A better use of everyone's time is to have the students create some living and dynamic document or product that must be updated on a regular basis.  It can be something as simple as a Googledoc or a wikispace page or a blog.  Whatever the medium, it should encourage students to reflect on what they have learned over the past day or two and integrate into what they learned previously in the unit.  In this way, their final project will gradually emerge, rather than being something that they have to put together at the end of the unit, looking back over weeks of notes (the way they currently study for tests or work on summative projects).  This goes to what I consider to be the heart of PBL, which is deeper and more meaningful learning every step of the way, not only because the students are responsible for their own learning, but because they become more invested in it.

Undoubtedly there are more changes and adjustments that I will be making as this unit moves forward.  Stay tuned.

Monday, November 5, 2012

Kids are Amazing - Reflections on the Superstorm

A few years ago, my seven-year old required emergency surgery - three days before my sister's wedding.  In the lead-up to the surgery, I asked the doctor if my child would heal in time to walk down the aisle.  An audacious request, but you at least have to ask.  Without batting an eyelash, the doctor replied, "Kids are resilient."  Sure enough, no one at the wedding would have guessed that one of the adorable nieces and nephews walking down that aisle had been under the knife just a few days before.

In turns out that kids are not only physically resilient, they are mentally and emotionally resilient as well.  This past week has been an excruciatingly trying time in the Northeastern United States, as Hurricane/Superstorm Sandy effectively shut down large portions of New York City, washed away parts of Long Island and the Jersey Shore, left millions without power for days (and some about to enter week two without electricity), and created gas lines reminiscent of the 1970's oil embargoes.  Many schools were shut for all of last week, and some remain closed this week or have had to open to alternate locations due to storm-related damage.

On an individual level, the week has been a taxing one.  For the millions of home without power and heat, staying at home meant coping with ever-dropping temperatures and having to read or play games by flashlight, something which is an adventure the first night but quickly loses its appeal.  Many people have taken up residence in the homes of family and friends, but the sense of being uprooted is never a pleasant one.  People have spent days in malls and libraries and Starbucks stores just for some warmth and some power for their devices.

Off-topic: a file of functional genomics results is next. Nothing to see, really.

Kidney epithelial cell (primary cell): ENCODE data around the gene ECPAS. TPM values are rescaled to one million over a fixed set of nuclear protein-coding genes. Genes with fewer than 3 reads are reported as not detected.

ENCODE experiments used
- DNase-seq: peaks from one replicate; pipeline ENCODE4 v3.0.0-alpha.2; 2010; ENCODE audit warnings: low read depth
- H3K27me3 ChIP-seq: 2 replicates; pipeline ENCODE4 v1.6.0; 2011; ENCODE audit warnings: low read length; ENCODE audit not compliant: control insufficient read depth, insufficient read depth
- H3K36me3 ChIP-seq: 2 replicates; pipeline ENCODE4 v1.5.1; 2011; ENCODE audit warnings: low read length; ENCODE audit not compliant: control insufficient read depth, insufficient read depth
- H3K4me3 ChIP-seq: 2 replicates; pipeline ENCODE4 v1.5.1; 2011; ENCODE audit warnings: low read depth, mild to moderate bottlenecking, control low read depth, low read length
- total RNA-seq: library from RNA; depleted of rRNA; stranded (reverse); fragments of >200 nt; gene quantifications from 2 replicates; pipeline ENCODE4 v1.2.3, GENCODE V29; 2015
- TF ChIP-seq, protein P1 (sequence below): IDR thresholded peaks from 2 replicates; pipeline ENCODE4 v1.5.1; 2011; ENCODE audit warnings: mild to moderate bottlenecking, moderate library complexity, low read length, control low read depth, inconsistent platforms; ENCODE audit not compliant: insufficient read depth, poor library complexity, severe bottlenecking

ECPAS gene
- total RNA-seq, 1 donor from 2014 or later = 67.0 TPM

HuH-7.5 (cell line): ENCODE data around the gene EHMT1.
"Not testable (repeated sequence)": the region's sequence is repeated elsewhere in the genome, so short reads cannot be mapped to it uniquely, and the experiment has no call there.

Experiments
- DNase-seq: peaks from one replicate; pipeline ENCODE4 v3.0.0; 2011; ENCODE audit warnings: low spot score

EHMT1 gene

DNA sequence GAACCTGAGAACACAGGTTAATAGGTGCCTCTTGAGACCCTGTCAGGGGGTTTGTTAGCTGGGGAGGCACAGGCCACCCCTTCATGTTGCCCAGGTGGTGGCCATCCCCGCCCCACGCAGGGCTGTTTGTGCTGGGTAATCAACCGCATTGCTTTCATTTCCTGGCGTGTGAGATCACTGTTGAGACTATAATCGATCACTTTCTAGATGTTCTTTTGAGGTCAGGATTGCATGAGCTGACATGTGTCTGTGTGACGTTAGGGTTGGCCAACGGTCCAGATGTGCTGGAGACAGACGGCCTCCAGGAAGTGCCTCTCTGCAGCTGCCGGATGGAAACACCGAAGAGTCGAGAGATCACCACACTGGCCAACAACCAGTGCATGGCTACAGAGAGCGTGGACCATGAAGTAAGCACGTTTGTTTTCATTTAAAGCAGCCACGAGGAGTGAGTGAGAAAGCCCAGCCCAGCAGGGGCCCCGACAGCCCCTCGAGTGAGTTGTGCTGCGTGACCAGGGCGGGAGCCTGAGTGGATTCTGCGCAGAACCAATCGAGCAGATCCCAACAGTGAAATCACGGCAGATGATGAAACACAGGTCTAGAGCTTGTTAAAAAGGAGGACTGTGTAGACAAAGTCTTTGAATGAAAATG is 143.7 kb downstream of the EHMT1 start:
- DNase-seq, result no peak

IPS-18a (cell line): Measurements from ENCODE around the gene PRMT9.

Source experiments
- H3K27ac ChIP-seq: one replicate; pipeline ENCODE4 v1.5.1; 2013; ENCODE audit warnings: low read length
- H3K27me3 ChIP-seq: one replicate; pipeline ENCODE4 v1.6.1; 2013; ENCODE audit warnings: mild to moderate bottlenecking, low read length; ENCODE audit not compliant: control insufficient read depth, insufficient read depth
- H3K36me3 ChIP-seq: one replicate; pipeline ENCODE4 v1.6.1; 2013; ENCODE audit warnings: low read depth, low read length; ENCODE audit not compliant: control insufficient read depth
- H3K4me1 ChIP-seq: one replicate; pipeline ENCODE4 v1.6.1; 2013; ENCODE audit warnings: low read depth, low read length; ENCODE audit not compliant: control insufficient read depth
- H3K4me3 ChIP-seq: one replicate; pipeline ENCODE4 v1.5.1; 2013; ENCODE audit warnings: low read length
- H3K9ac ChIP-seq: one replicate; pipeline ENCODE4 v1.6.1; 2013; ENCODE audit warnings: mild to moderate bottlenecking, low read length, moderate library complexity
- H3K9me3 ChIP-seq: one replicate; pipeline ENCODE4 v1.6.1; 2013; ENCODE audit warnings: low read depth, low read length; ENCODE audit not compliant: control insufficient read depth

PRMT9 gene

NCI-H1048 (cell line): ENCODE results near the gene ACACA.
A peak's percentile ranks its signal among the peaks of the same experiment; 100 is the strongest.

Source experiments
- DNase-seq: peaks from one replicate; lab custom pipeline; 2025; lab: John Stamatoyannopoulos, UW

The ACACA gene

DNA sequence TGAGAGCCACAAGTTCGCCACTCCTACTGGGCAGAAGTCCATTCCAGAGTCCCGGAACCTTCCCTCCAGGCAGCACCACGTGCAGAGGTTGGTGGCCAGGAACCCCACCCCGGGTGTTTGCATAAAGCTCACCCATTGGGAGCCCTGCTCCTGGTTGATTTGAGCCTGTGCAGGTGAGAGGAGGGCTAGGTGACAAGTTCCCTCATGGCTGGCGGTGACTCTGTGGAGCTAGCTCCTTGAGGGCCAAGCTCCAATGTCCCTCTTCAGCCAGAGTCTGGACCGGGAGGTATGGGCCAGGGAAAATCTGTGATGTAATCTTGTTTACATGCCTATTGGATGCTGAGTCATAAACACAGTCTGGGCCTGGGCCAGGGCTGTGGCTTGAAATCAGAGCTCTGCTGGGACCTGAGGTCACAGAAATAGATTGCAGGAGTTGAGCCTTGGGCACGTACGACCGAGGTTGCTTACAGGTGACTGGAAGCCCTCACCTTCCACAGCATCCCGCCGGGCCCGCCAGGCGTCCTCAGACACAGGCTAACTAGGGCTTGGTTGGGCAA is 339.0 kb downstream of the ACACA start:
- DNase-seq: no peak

And so after a week without school (I would never call it a vacation - it was anything but that), we opened our doors today, ready to deal with kids who had been without power for days, kids who might be going home to someone else's house, kids who have been through a week the likes of which most of the adults in the building have never been through.  And then, as they always seem to do, the kids came into school like almost nothing had happened.  Yes, they all had stories to share, stories that had happened to them or their neighbors or their relatives.  Yes, some of them are still displaced and had that look of waning hope that by the end of the day the lights would go on.  Yes, some were grateful that the school was providing school lunch for everyone, even those who normally bring from home.  But on the whole, today was a surprisingly normal day from start to finish.

It is said often that kids crave routines and guidelines and boundaries.  That as much as kids seem to want to be able to do things their own way, most of them want to operate in a world where the basics are clearly defined and there are safety nets around them.  Seeing our students today reinforced how true that is. As much as kids do not love the work or the tests or the rules, something in them appreciates that school represents a stable part of their lives, and after a week of instability they are happy to be back with their friends and even with their teachers.  They are indeed resilient, and the fact that they treat it as something so normal is perhaps the most amazing part of all.